Educating the Schools

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With a new web site scheduled to launch this fall, the organization Advocates for Children hopes to help parents of children in public schools teach the Board of Education some urgent lessons.

The site,, will provide the first online forum for public feedback to school superintendents, principals and other administrators, on everything from gangs in schools to loose asbestos, school curriculum to school buses. Parents will be led through the process of filing a complaint, choosing from among 20 main topics. They will then be informed about any laws relating to the topic and given a text area to fill n their concerns.

Next, they have the option of emailing or faxing the letter to the appropriate school officials, including principals, superintendents and Board of Ed staff. An automated email to parents follows up with each complaint two weeks later, inquiring whether the issue has been satisfactorily resolved.

But Advocates for Children does not have the staff to follow up in person. That’s where the project’s other feature comes in: the power to amass and track complaint data all over the city. If there are numerous reports about a problem at a particular school, or certain problems that are widespread throughout a district or school system, project staff will know it.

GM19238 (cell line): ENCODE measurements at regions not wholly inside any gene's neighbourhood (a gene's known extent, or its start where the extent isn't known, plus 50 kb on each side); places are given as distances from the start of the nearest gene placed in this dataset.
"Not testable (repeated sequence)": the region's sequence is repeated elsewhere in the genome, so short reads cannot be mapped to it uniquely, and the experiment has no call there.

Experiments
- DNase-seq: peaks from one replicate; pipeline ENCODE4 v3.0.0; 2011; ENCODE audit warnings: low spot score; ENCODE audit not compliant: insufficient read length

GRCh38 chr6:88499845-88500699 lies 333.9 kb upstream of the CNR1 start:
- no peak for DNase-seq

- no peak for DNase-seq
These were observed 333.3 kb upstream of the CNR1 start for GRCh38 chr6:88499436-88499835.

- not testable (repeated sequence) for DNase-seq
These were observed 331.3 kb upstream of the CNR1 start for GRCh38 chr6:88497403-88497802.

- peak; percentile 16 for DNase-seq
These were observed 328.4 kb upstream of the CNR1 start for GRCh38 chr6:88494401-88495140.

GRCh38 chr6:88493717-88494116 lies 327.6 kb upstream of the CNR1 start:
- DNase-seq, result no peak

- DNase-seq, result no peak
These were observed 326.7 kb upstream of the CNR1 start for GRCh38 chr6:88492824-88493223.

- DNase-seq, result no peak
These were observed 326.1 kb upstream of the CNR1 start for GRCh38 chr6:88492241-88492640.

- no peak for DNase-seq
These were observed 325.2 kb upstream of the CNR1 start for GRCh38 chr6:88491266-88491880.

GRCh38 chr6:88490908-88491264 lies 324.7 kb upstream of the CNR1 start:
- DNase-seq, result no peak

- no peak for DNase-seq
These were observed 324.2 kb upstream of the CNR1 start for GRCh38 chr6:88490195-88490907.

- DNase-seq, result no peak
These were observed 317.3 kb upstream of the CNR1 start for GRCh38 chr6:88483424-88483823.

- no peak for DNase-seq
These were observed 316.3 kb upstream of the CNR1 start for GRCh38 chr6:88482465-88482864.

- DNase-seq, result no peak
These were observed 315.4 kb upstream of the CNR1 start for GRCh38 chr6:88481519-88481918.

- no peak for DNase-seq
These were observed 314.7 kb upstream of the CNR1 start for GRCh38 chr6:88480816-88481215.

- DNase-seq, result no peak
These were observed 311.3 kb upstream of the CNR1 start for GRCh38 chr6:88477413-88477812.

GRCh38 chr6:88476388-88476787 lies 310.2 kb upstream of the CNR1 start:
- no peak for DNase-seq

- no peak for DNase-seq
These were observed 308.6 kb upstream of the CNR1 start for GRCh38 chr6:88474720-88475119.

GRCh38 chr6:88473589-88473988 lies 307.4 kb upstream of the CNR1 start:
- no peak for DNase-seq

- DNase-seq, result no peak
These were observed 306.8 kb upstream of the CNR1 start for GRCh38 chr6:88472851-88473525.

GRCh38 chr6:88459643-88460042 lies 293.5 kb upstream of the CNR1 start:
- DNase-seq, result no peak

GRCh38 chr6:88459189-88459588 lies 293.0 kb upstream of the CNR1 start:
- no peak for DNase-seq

It remains to be seen what Advocates for Children will do with the data. At the east, they will post it on their website and use it to write internal reports and hold press conferences. “We want to make sure that individuals get satisfaction, but we’re equally excited that we’re able to track issues in the aggregate,” says Jill Chaifetz, the organization’s executive director. “We can’t do individual advocacy, but for systemic things, we can.”

Noreen Connell, executive director of the reform group Educational Priorities Panel, says that she anticipates the site will bring much-needed clarity to communication between parents and schools. Parents, she says, need to learn how to use legal information to get results, instead of relying on emotional pleas. It’s also rare for parents to document their exchanges with school administrators.

Advocates for Children is hoping the digital divide won’t get in the way. Although the web site is currently only in English, the group plans to offer a bilingual edition. It is also training staff at public libraries, community centers and community-based organizations about the site.

This August, with their kids still on break, a group of parents was scheduled to go to work in Advocates’ office, banging around the system for bugs.

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